Phosphating - is it the best method of surface preparation before powder coating?

In the introduction, we will not try to invent a definition of phosphatisation from scratch, but will refer to the definition in Wikipedia ( "Phosphatisation is the process of chemically or electrochemically producing a protective matt grey coating of phosphates on the surface of metals (mainly steel); carried out in hot solutions of phosphate and phosphoric acid." Phosphatisation (another name for phosphating) is applied prior to powder coating and aims to prepare the surface in such a way that the paint provides effective surface protection against the weather. Obtaining a durable, low-porosity anticorrosive surface is not the only application of phosphating. The process is also used to facilitate cold forming (e.g. stamping), as a friction-reducing layer and even for electrical engineering purposes as an insulating layer.

What are the advantages of phosphating?

There is no denying that phosphating has a great many advantages, of particular importance to painters. Among these are: corrosion resistance, improved adhesion, degreasing and the removal of chemical impurities. It is a widely used and well-known process and, with all the requirements, the conversion coating obtained is of good quality. The question that arises is whether it is the optimal process to prepare the surface for powder coating?

Disadvantages of phosphatising

Phosphating is a complex process that requires space for it to run properly due to the successive washing, rinsing and draining stages. Pre-washing agents, additives to improve washing, additives to correct the pH, products to form a conversion coating, possibly fluoride additives (treatment of aluminium and zinc), often toxic, are used for this process, and the whole process requires constant control of the operating parameters. Phosphating requires demineralised water. If, due to surface constraints, limited personnel, sludge formation, there are minor errors in this complex process, the result is problems in the quality of the conversion coating, which affect the quality of the paint finish. And that's not all.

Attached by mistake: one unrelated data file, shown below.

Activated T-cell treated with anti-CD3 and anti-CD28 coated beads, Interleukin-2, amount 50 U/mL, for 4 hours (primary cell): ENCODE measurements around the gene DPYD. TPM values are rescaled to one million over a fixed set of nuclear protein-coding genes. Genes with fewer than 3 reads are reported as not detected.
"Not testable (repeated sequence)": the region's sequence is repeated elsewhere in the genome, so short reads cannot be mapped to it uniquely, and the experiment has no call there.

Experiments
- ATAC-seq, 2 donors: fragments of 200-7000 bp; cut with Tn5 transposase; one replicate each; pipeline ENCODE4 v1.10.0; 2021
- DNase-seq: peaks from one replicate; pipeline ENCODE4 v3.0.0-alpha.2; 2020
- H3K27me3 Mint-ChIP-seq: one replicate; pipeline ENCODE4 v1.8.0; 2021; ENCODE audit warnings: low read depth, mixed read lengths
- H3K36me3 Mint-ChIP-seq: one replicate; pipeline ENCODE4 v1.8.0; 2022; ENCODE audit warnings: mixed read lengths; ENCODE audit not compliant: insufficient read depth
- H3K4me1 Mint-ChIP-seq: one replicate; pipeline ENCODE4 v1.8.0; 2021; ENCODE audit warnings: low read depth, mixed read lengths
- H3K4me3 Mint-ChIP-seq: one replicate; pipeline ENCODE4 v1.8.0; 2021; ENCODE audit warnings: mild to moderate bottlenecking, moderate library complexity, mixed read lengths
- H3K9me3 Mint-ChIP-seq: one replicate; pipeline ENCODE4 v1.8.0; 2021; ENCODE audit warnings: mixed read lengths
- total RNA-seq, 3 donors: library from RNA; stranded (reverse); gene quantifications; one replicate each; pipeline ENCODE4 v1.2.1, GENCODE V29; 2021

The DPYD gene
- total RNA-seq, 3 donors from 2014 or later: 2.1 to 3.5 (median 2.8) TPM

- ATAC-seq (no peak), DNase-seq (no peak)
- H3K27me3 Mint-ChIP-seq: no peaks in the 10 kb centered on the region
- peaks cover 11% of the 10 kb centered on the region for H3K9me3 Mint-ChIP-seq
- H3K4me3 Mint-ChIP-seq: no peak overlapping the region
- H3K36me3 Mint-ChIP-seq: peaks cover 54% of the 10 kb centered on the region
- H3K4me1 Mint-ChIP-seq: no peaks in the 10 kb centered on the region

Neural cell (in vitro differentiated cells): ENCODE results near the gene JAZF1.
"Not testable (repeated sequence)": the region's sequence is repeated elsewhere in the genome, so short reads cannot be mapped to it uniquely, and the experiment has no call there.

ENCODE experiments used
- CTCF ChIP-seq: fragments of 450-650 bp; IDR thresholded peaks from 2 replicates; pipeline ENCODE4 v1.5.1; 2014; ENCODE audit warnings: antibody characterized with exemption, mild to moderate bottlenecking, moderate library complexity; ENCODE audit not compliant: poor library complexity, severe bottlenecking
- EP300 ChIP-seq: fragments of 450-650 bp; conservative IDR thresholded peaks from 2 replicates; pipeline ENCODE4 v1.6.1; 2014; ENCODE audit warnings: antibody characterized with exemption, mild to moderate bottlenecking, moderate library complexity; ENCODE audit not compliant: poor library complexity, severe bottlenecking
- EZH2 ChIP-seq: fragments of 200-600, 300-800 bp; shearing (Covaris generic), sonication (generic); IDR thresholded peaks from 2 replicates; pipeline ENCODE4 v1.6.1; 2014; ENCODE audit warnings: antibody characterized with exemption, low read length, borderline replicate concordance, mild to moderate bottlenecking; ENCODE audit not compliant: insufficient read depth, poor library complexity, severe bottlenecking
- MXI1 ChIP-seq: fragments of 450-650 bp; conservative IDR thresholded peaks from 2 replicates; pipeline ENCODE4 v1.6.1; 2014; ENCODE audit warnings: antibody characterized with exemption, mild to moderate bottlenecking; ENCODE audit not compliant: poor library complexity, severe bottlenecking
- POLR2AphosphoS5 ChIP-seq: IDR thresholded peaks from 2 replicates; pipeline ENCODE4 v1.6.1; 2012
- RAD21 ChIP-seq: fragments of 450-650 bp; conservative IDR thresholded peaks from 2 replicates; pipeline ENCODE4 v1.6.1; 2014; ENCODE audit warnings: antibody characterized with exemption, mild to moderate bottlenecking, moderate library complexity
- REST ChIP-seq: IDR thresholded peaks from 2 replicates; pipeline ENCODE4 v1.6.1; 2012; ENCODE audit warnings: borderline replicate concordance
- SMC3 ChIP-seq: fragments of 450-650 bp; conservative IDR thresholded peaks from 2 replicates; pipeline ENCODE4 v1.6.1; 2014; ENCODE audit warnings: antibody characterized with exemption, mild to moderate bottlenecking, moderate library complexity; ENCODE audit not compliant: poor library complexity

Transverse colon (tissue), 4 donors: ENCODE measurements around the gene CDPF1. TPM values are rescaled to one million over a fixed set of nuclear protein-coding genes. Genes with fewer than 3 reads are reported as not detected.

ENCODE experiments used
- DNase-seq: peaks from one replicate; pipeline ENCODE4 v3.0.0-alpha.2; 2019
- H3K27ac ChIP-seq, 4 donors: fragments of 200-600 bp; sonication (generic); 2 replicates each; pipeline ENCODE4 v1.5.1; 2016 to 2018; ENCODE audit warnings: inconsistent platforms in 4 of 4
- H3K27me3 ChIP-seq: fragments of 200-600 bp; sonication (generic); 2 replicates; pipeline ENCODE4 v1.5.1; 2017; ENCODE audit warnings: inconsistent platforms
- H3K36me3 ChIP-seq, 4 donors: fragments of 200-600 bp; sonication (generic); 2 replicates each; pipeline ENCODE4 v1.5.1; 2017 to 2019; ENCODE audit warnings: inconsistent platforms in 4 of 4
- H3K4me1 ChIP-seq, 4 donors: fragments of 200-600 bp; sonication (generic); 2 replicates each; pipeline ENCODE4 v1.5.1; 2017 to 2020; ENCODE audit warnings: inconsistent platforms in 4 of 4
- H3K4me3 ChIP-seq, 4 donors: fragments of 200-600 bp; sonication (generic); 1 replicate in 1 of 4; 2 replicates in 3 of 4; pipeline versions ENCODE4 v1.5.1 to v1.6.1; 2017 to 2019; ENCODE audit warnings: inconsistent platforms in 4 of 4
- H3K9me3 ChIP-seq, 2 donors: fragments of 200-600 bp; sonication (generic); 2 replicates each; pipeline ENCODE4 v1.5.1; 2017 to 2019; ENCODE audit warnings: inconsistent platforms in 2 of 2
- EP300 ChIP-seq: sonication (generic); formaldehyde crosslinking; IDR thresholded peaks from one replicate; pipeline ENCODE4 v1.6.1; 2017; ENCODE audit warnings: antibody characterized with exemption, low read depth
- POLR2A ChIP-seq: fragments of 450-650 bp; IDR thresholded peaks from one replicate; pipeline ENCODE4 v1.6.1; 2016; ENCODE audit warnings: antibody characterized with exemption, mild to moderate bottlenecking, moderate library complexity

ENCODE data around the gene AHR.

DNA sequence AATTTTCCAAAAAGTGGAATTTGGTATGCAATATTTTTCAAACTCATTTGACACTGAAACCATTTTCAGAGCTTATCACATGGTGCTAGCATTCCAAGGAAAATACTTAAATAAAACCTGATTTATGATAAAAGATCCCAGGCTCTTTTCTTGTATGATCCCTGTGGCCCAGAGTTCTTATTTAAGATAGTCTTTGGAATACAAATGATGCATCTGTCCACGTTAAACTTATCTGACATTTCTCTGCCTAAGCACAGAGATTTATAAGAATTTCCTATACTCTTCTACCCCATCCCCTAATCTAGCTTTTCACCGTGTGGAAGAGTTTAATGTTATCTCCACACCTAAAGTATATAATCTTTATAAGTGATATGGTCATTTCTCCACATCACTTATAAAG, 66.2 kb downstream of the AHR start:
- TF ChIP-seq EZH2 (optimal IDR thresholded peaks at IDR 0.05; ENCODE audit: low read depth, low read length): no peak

Energy costs

In previous offer publications sent to customers, we did not place as much emphasis on the energy intensity of the phosphating process. However, following recent increases in energy and gas prices, we have to point out that phosphatising requires an alkaline pre-wash temperature of more than 50°C. At present, this is a noticeably energy-intensive element in the process surface preparation for powder coating.


Is phosphating the best way to prepare a surface for powder coating? To answer this question, we will use a simple car analogy. When washing and protecting your car, do you use the proverbial Ludwik liquid, or do you use modern chemicals in the form of bloody rim, tar and rubber removers, and apply ceramic coatings to the paint? Likewise with phosphating. It is a process that has worthy successors in the form of chemicals that are easier to apply, require lower temperatures and generate savings at every stage of surface preparation for painting. Kairos has a range of chemicals, the use of which we discuss during a free consultation, and we support each implementation with our knowledge and experience. Detailed comparison of the Kairosurf technology and the phosphating process we presented in a separate entry.